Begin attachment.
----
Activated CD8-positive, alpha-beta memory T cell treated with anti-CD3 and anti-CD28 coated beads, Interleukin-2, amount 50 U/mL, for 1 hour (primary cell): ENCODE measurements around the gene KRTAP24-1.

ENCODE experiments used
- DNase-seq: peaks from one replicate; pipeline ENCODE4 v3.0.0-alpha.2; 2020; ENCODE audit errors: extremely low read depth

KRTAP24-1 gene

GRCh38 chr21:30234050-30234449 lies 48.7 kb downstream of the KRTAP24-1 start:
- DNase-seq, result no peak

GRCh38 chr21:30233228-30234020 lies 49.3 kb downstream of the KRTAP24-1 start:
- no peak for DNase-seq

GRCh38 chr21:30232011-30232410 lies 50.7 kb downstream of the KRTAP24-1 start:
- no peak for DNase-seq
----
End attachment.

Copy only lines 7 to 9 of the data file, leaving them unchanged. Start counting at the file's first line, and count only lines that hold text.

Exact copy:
GRCh38 chr21:30233228-30234020 lies 49.3 kb downstream of the KRTAP24-1 start:
- no peak for DNase-seq

GRCh38 chr21:30232011-30232410 lies 50.7 kb downstream of the KRTAP24-1 start: